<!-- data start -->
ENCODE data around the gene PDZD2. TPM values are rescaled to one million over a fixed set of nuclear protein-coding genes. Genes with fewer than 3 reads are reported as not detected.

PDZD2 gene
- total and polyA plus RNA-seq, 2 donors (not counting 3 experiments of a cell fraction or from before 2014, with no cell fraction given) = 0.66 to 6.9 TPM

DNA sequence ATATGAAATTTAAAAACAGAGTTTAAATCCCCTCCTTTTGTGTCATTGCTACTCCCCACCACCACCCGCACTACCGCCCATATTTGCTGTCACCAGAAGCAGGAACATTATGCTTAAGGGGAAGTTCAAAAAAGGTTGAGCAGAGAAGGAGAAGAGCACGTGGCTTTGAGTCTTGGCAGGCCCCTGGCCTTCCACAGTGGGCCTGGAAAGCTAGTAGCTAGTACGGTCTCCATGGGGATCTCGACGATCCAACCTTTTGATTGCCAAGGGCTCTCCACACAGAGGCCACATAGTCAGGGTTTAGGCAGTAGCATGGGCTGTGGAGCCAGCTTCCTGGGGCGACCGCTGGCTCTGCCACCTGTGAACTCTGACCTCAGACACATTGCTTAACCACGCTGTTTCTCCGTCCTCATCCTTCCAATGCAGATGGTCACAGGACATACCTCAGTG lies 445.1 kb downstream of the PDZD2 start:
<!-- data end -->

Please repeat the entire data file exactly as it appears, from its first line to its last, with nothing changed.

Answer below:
ENCODE data around the gene PDZD2. TPM values are rescaled to one million over a fixed set of nuclear protein-coding genes. Genes with fewer than 3 reads are reported as not detected.

PDZD2 gene
- total and polyA plus RNA-seq, 2 donors (not counting 3 experiments of a cell fraction or from before 2014, with no cell fraction given) = 0.66 to 6.9 TPM

DNA sequence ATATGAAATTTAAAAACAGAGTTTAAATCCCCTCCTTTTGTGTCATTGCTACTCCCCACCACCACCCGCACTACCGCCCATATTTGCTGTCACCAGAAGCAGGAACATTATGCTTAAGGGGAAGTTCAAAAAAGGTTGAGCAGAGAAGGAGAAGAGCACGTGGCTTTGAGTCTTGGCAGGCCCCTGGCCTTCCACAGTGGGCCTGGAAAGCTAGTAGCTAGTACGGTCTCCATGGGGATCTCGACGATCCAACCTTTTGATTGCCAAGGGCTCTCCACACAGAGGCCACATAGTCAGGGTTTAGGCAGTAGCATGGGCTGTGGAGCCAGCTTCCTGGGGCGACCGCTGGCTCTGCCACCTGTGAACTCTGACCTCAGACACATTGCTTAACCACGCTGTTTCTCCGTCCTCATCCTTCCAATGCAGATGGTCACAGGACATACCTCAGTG lies 445.1 kb downstream of the PDZD2 start: